With a huge crowd in attendance, the couple married in 2010 in Mexico City"s historic Toluca Cathedral. Each has three children from their previous marriages. Peña Nieto has a fourth child from an extramarital relationship.

Like any good telenovela, the Peña Nieto-Rivera show also features villains and murky pasts that threaten to overshadow their happiness. Since declaring his candidacy, Peña Nieto has been hounded by his former lover, the beautiful Maritza Díaz, also of the PRI, who regularly posts insulting Facebook updates accusing him of neglecting their son. He denies the claims.

"Just like he is accused of lying in his last government report, altering figures… he does the same thing in his personal life," Peña Nieto's "ex" wrote on her Facebook wall, which – to the delight of his political opponents – is open to the public.

Read the original article in Spanish.

Photo - Angélica Rivera de Peña

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Geopolitics

Utter Pessimism, What Israelis And Palestinians Share In Common

Right now, according to a joint survey of Israelis and Palestinians, hopes for a peaceful solution of coexistence simply don't exist. The recent spate of violence is confirmation of the deepest kind of pessimism on both sides for any solution other than domination of the other.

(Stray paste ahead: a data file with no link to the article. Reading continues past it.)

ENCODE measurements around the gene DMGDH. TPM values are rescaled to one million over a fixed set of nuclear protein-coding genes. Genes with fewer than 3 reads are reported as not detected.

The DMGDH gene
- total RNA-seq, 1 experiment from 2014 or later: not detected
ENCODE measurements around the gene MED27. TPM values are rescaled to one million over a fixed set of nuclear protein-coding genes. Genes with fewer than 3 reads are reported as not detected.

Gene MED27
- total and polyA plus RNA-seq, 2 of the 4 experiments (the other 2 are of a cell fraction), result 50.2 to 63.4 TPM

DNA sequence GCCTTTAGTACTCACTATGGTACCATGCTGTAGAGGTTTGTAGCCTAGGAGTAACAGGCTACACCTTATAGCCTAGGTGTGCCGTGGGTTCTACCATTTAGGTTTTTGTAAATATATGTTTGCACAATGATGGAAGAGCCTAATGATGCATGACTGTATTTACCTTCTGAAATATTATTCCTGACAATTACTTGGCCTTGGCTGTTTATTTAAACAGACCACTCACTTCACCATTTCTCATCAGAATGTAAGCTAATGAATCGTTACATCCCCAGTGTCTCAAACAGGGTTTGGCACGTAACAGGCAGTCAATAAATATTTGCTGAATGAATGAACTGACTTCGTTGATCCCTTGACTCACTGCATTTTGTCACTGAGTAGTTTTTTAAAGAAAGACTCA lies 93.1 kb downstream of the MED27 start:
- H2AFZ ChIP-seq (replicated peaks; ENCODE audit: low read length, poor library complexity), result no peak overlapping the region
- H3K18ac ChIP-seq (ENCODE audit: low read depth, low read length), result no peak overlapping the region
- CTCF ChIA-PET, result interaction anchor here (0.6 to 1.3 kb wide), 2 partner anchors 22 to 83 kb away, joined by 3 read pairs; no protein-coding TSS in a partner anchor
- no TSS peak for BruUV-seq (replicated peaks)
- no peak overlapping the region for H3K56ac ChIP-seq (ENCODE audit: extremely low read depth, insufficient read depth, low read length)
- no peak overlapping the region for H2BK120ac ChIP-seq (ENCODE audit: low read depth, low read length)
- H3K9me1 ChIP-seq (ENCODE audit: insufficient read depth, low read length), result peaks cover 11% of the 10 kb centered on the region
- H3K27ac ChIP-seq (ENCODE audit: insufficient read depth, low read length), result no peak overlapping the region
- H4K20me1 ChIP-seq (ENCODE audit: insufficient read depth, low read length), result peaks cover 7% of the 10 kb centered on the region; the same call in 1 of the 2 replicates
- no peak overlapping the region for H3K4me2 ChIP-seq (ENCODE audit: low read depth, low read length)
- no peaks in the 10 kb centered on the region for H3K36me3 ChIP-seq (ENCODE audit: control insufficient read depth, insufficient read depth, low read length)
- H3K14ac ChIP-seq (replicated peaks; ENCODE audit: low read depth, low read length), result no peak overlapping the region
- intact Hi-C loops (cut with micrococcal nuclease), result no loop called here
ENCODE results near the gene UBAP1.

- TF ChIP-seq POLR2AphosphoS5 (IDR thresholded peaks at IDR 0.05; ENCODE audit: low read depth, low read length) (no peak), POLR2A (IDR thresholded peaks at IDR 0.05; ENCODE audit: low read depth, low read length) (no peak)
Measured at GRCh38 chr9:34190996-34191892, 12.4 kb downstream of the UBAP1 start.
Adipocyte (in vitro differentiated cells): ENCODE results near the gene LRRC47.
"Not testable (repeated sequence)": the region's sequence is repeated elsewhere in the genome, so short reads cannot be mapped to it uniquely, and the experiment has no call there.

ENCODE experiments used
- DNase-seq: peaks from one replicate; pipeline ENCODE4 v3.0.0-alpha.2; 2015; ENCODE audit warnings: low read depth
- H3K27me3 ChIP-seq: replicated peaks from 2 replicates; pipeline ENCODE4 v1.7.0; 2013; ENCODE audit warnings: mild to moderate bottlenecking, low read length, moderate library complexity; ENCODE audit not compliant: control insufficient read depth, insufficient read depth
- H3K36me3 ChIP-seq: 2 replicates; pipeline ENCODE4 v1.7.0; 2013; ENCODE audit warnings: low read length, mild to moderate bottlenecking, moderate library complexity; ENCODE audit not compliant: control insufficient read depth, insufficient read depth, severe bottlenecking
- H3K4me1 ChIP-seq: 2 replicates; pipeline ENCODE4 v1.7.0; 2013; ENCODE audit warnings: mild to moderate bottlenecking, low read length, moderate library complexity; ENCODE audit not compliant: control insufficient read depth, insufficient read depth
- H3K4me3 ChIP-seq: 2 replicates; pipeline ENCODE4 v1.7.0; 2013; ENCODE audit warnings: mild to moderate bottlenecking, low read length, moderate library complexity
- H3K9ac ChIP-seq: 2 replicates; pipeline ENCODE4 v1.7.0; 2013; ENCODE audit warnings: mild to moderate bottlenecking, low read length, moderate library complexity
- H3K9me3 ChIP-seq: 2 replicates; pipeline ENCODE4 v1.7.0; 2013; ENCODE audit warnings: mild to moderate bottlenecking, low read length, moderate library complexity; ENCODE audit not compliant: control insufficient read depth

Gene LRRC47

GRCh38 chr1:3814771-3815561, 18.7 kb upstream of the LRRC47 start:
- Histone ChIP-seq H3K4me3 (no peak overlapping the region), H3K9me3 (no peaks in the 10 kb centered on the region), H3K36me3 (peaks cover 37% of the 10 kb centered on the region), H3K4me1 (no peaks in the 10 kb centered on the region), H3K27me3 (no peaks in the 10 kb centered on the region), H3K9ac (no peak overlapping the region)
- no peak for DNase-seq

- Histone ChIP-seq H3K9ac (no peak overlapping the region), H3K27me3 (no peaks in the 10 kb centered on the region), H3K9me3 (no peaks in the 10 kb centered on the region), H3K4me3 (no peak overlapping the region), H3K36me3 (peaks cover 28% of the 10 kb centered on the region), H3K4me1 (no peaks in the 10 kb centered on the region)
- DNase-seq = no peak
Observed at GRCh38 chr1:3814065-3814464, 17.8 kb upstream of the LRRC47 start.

An old Palestinian protester waves Palestinian flag while he confronts the Israeli soldiers during the demonstration against Israeli settlements in the village of Beit Dajan near the West Bank city of Nablus.

A Palestinian protester confronts Israeli soldiers during the demonstration against Israeli settlements in the West Bank village of Beit Dajan on Jan. 6.

Pierre Haski

-Analysis-

PARIS — Just before the latest outbreak of violence between Israelis and Palestinians, a survey of public opinion among the two peoples provided a key to understanding the current situation unfolding before our eyes.

It was a joint study, entitled "Palestinian-Israeli Pulse", carried out by two research centers, one Israeli, the other Palestinian, which for years have been regularly asking the same questions to both sides.

The result is disastrous: not only is the support for the two-state solution — Israel and Palestine side by side — at its lowest point in two decades, but there is now a significant share of opinion on both sides that favors a "non-democratic" solution, i.e., a single state controlled by either the Israelis or Palestinians.

This captures the absolute sense of pessimism commonly felt regarding the chances of the two-state option ever being realized, which currently appears to be our grim reality today. But the results are also an expression of the growing acceptance on both sides that it is inconceivable for either state to live without dominating the other — and therefore impossible to live in peace.